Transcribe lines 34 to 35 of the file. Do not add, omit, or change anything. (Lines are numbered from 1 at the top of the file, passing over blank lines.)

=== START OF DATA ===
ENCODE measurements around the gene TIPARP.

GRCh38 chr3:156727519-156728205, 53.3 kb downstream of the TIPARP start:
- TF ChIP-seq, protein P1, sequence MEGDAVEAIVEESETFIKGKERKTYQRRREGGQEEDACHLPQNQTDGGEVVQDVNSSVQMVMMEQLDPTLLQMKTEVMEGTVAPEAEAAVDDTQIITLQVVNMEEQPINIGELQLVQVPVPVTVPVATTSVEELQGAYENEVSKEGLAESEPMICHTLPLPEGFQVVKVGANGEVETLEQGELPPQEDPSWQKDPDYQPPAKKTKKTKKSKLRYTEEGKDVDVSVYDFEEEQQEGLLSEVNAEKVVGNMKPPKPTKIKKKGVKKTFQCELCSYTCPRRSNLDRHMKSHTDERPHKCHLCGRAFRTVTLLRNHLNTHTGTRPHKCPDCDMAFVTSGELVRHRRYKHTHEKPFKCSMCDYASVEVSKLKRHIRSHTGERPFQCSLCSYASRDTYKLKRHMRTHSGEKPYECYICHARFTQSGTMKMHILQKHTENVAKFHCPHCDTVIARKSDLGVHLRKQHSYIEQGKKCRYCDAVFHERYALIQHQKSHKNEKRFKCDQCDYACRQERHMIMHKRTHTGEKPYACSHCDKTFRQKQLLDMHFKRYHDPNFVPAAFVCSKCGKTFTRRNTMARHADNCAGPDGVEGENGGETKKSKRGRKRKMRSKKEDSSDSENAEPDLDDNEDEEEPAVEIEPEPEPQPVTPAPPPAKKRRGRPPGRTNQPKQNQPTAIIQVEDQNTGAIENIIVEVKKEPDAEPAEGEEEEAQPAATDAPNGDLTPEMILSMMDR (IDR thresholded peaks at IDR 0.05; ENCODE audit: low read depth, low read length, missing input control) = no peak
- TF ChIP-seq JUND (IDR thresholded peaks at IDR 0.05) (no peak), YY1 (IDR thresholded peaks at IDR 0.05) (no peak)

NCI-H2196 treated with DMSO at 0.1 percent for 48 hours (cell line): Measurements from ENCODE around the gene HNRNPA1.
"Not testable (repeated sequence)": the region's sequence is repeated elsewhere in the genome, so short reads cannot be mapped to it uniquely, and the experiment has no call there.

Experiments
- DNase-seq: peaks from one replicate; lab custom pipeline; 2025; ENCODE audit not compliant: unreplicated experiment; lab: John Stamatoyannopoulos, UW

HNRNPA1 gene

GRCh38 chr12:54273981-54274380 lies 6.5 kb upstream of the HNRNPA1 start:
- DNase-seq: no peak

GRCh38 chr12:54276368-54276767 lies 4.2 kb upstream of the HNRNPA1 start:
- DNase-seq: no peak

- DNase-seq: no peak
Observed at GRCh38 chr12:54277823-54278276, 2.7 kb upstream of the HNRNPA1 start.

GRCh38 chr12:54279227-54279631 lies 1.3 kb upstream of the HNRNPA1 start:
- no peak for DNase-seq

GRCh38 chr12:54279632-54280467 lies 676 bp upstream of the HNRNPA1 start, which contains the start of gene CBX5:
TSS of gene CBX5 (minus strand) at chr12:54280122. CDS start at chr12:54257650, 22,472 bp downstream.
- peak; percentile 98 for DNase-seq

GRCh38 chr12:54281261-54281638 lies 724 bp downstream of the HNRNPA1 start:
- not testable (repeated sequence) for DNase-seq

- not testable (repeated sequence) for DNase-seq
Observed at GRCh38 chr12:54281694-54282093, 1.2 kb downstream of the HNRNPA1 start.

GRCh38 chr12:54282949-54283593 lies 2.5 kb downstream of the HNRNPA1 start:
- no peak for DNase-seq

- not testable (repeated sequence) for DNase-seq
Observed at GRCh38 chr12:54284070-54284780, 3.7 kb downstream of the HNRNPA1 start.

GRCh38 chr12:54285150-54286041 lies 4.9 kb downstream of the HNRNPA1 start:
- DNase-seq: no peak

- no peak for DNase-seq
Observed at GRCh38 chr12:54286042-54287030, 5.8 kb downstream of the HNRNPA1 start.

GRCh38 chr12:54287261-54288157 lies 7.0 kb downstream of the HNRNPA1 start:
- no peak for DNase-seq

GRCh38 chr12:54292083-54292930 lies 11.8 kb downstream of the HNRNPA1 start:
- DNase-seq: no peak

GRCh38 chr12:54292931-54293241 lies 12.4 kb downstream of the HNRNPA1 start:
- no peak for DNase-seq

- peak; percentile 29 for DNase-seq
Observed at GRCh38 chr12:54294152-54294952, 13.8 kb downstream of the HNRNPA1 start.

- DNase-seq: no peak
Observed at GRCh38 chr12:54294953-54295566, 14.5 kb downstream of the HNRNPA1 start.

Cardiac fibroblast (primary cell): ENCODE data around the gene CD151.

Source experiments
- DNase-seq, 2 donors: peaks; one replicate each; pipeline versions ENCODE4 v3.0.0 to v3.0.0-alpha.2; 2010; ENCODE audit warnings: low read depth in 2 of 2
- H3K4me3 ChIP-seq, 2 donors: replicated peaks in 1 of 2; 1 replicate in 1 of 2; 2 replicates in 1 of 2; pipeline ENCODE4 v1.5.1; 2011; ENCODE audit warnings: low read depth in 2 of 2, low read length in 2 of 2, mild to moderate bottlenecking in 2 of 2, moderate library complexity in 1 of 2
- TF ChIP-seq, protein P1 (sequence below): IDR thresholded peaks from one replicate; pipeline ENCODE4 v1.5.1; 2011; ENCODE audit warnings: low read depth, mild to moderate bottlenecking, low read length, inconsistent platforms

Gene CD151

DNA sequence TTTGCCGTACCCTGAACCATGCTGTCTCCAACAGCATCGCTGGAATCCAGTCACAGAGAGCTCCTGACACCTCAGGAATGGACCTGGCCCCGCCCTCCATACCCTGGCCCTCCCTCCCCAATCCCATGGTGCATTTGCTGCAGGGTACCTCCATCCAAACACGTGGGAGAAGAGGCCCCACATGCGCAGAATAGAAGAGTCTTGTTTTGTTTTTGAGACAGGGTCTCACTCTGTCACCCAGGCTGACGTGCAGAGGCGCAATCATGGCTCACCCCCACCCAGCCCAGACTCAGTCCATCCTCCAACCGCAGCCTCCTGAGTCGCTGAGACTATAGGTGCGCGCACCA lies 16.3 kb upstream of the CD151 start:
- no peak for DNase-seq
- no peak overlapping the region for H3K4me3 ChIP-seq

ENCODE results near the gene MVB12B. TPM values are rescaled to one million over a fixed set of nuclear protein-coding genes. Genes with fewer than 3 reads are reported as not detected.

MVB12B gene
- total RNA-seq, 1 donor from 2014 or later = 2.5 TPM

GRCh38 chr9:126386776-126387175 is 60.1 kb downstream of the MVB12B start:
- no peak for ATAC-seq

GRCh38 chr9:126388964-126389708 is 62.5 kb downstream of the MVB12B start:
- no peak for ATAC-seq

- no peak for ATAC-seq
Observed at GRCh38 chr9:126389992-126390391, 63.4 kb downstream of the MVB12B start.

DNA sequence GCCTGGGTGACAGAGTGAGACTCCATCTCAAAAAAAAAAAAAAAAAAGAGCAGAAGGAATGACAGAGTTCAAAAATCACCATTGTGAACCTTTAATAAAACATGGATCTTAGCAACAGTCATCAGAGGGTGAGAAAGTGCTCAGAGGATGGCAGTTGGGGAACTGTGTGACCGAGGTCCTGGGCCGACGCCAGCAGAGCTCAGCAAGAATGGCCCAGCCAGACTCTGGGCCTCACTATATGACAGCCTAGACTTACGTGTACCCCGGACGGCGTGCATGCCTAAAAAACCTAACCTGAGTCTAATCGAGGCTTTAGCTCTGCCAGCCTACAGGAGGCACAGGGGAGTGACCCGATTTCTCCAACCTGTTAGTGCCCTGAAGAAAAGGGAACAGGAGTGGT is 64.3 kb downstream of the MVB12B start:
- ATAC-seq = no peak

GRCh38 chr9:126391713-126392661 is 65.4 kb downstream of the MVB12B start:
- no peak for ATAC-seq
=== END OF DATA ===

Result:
- no peak for DNase-seq

GRCh38 chr12:54292083-54292930 lies 11.8 kb downstream of the HNRNPA1 start: